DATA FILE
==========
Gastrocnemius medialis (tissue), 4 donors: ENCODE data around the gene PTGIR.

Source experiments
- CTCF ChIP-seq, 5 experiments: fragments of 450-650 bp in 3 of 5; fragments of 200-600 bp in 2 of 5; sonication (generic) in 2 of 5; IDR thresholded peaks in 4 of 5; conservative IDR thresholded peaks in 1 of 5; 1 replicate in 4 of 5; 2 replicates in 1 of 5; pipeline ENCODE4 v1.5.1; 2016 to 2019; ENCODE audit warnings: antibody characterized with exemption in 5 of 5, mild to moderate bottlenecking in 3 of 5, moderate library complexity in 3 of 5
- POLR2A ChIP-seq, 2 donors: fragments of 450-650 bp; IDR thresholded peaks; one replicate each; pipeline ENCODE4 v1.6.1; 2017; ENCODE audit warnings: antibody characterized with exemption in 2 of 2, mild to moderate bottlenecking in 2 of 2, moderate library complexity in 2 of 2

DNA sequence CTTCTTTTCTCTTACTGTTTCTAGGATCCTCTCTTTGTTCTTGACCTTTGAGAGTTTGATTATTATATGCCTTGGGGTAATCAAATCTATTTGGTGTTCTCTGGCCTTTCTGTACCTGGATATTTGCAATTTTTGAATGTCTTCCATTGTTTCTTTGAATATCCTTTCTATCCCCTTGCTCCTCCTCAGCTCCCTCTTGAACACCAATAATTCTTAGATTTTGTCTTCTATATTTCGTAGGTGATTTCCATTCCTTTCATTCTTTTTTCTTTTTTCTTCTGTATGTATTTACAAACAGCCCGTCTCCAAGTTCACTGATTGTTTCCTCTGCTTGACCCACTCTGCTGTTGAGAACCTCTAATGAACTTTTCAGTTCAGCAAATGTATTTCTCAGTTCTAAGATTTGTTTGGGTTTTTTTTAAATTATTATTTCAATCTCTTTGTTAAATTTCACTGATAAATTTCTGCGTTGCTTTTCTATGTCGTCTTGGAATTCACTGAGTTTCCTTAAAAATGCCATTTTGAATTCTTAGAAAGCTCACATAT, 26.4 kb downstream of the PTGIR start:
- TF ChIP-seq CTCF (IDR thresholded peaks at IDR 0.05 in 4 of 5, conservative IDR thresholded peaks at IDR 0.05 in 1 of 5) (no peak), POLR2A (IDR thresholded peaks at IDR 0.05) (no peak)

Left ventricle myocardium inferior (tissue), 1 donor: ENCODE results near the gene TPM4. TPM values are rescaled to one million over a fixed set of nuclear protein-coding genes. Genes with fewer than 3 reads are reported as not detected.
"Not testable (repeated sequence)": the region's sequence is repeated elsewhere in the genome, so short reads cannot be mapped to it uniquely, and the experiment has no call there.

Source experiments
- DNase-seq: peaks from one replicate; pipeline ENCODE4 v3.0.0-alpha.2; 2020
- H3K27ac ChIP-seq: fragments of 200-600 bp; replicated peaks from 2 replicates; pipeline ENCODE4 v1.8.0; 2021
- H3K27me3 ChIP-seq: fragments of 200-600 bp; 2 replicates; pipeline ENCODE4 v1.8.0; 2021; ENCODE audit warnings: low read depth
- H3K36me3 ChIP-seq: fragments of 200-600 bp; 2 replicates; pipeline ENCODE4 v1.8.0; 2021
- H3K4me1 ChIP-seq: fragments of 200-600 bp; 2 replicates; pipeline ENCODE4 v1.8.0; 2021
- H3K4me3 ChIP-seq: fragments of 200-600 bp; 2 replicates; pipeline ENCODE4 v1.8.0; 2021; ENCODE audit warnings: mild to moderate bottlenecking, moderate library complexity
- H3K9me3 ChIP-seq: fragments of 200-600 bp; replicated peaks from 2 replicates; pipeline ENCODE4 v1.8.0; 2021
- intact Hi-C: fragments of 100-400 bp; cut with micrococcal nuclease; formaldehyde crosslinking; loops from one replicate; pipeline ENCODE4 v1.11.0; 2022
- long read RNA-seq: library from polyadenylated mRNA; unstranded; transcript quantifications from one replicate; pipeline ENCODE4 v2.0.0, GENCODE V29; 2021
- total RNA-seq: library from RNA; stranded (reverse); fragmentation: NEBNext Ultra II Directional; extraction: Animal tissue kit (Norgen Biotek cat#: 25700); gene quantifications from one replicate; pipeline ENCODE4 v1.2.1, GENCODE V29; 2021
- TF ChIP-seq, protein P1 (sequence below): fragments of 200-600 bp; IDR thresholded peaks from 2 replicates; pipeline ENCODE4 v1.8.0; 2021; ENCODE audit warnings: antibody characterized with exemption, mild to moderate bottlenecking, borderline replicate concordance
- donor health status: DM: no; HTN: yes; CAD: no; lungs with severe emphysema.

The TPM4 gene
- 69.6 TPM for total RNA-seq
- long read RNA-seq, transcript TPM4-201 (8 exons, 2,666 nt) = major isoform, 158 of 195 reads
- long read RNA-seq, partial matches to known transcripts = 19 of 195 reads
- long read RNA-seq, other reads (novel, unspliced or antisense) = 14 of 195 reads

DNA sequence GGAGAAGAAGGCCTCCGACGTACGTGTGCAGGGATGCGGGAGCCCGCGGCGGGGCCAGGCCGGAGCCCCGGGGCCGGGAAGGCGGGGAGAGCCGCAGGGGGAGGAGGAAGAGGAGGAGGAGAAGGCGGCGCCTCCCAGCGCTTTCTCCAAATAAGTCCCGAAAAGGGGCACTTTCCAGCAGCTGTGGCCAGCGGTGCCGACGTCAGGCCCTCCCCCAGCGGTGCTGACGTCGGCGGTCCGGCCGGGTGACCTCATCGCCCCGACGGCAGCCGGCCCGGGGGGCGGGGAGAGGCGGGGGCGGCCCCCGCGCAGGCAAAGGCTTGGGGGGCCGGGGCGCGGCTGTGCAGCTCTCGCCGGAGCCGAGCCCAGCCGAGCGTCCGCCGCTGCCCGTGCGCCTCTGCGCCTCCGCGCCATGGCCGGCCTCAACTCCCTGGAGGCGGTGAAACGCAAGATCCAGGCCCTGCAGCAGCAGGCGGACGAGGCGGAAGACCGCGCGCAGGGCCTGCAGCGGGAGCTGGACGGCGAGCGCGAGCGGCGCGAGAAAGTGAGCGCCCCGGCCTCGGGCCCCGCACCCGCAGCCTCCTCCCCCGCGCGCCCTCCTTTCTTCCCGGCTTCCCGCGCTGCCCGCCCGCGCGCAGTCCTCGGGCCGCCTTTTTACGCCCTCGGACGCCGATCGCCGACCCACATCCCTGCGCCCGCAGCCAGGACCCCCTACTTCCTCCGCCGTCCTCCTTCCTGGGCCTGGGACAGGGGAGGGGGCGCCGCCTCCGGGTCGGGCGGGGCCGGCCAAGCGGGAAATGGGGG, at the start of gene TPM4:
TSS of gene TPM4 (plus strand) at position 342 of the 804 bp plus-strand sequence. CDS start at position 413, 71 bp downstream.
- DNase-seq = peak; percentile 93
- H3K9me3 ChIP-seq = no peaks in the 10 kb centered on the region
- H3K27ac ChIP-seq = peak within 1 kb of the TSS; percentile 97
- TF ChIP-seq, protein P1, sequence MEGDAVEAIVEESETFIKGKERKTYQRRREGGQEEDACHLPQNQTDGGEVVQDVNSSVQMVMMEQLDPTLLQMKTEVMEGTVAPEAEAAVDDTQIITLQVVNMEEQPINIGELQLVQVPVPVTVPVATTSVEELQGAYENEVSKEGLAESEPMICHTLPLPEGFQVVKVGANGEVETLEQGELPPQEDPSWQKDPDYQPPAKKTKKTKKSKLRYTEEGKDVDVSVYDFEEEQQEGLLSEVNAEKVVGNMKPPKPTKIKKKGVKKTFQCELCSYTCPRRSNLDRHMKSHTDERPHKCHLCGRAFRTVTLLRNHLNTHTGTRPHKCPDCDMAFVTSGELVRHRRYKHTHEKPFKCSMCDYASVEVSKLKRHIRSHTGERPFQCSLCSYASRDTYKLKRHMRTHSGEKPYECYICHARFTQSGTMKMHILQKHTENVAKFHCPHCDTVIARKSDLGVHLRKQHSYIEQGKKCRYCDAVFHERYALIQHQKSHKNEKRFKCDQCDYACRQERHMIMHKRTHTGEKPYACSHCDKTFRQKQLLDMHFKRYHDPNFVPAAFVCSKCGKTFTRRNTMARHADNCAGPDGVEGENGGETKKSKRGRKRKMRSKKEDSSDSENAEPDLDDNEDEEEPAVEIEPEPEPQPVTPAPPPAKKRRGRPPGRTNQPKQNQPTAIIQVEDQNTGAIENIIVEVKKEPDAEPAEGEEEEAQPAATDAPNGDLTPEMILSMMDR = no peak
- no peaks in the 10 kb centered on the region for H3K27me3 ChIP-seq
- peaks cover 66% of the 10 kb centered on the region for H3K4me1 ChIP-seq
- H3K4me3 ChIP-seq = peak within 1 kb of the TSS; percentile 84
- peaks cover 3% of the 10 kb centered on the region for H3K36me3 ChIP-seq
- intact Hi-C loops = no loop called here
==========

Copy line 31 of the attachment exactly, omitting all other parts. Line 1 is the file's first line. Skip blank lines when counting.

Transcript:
- H3K27ac ChIP-seq = peak within 1 kb of the TSS; percentile 97